That’s a Wrap!

So, Louisville’s 48 Hour Film Festival was shot over last weekend.  We started at 7:00 pm Friday night and turned in just after the deadline (technical issues) on Sunday night.  We had a great time with the whole process.  As with all the others I have done it was exciting, exhaust, fun and frustrating, painful and ecstatic.  Yes, it really was all those things.  You really do run the full range of emotional and physical stress as you try and compress what should take weeks to accomplish into all of 48 hours.  Read on to see a synopses of the project.

As with any contest, there are rules.  The film has to be between 4 and 7 minutes long.  It has to be written, shot and edited within the 48 hour time period.  There are 4 required items to be in the film.  They are Genre (randomly drawn from a hat), line of dialog, character name/profession and prop.

Genre: Road Movie
Character Name/Profession: Lefty or Lucy Ellington, Professional Athelete
Prop: Slice of Pizza
Line of Dialog: “How was I to know?”

Our movie is called “Shift” and it follows the course of a daughter (Lucy Ellington) who learns of her estranged fathers death during a flat-track motorcycle race.  She travels to his wake, which happens to be at a motorcycle bar (special thanks to Barrett Bar) where friends of the father share stories of his life with his daughter.  In the end, the daughter learns more of her father and picks up where he left off.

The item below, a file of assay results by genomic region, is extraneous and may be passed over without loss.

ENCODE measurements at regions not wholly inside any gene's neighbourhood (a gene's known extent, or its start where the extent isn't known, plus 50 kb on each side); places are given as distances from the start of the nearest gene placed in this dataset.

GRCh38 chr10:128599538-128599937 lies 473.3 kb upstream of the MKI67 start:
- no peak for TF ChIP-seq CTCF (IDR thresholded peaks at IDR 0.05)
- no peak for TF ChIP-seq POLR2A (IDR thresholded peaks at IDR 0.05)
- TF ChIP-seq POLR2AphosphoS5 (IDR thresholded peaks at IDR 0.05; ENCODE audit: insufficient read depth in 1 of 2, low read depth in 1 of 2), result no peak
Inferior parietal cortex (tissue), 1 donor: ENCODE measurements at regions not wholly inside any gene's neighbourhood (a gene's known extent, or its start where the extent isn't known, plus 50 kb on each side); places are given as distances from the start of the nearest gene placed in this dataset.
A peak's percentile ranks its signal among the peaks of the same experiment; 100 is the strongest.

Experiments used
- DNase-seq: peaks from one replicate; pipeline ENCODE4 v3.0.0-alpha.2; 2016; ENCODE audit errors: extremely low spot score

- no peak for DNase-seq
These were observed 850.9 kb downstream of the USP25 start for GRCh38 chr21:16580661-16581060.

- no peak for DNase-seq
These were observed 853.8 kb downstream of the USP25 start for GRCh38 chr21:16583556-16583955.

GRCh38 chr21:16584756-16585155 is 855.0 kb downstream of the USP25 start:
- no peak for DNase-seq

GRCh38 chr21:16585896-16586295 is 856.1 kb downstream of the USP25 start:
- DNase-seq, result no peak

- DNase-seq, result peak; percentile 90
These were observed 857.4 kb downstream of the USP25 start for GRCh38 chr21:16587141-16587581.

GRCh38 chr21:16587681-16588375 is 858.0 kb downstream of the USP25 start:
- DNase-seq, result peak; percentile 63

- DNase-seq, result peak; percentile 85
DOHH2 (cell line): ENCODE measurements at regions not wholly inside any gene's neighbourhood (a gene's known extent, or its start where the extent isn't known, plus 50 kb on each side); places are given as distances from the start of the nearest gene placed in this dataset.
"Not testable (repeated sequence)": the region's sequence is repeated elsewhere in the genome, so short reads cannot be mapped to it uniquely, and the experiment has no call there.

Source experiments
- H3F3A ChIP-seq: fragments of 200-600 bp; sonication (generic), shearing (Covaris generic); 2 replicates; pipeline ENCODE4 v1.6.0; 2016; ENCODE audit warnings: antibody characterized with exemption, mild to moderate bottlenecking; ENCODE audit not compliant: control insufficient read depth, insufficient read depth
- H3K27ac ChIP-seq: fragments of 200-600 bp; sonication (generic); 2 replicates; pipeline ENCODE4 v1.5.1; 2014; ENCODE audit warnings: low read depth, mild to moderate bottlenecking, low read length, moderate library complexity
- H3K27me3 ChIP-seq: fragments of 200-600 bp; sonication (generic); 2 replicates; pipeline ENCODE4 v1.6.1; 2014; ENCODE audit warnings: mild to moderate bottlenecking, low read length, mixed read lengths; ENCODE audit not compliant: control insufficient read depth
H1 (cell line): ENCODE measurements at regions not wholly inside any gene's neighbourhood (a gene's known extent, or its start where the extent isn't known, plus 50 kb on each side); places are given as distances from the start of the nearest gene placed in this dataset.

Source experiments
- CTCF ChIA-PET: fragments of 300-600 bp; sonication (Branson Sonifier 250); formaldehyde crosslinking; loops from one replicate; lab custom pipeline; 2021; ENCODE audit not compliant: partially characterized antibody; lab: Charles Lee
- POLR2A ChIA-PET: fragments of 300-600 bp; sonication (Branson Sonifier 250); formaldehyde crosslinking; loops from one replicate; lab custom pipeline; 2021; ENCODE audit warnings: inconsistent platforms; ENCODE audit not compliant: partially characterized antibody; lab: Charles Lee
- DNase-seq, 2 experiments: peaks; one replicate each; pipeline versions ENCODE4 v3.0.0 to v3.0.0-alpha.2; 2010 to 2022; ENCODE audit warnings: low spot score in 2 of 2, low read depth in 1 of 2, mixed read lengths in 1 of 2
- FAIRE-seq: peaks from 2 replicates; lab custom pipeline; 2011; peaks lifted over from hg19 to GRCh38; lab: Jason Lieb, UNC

Considering the editing I did with the stories, which was a full 10 minutes uncut, we had a helluva time trimming down to 7 minutes.  I cant wait to see the full film (the director was also main editor) as I didn’t see everything together and finished.  I edited 2 of 4 scenes, and sent them to the director.  He did the splicing and cutting of the final and included the titles and credits.  We probably shot enough to make a full 30 minute documentary on a fictional motorcycle racer’s life.

And we only needed one location to shoot in!  Well, three, if you include the final scene shot of the daughter riding out of a garage and the road footage shot by a group of bikers with GoPros.  We wrapped at 2:45 pm on Saturday, the rest was spent gathering the cameras and media and then on into the editing.  I spent hours on the 2 scenes, until my eyes were blurry and dry.

Overall, I had a blast and cannot wait until next year.

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